Yoga is a physical, mental, and spiritual practice that may have several benefits for osteoarthritis. Some beneficial poses can be done standing, sitting, or lying down.

Yoga may help improve some symptoms of osteoarthritis, including:

  • stiffness
  • pain
  • swelling
  • limited range of motion

The following 4 yoga poses are part of a low impact, gentle routine that shouldn’t cause osteoarthritis to flare up.

However, it’s important to speak with a healthcare professional before starting any new exercise regimen. They could provide alternative poses for your specific condition.

  1. Stand with the sides of your big toes touching (your second toes should be parallel and your heels slightly apart).
  2. Lift and spread your toes, and place them back down on the floor.
  3. To get the right position, you can rock back and forth or side to side. The goal is to have your weight balanced evenly on each foot. Stand tall with a neutral spine. Your arms will be down at your sides, palms facing outward.
  4. Hold the pose for 1 minute, while remembering to breathe deeply in and out.
  1. From a standing position, step your feet about 4 feet apart.
  2. Lift your arms to the front and back (not to the sides) until they are parallel to the floor, keeping your palms down.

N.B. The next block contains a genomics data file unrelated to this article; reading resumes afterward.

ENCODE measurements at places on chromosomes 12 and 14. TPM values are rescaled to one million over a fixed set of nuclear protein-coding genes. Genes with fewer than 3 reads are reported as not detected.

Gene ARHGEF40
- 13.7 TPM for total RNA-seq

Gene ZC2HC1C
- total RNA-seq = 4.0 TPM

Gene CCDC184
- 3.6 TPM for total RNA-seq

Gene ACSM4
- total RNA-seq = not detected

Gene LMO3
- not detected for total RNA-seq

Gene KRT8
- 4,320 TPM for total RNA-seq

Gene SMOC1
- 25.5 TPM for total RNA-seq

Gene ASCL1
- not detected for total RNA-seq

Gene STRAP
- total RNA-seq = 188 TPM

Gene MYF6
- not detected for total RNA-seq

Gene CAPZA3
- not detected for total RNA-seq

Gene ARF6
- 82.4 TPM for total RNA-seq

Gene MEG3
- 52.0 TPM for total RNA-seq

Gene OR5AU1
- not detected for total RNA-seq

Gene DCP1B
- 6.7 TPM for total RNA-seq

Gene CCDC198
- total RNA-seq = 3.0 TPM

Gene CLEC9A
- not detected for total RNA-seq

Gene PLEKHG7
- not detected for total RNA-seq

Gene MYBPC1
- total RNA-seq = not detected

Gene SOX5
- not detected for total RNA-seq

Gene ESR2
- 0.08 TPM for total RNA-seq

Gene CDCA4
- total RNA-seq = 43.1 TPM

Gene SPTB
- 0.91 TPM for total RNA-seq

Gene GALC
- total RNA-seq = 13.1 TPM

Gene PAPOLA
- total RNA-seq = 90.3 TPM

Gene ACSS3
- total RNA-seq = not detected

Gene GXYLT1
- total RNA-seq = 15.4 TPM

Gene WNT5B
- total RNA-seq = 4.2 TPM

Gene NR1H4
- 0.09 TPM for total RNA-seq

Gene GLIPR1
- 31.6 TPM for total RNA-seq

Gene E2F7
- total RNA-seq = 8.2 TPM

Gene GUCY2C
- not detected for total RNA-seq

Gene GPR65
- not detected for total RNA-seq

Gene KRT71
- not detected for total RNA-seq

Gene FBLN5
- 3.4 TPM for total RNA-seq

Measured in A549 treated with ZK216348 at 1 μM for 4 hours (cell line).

3. Keep your right foot straight and turn your left foot 90 degrees to the left, aligning your heels.
  4. Exhale and bend your left knee over your left ankle. Your shin should be perpendicular to the floor.
  5. Stretch your arms out straight, keeping them parallel to the floor.
  6. Turn your head left and look over your outstretched fingers.
  7. Hold this pose for up to 1 minute, then reverse your feet and repeat on the other side.
  1. Begin seated on the floor with your legs straight in front of you.
  2. Bend your knees and pull your heels in toward your pelvis.
  3. Drop your knees to the sides, pressing the bottom of your feet together.
  4. Keep the outer edges of your feet on the floor to maintain the position.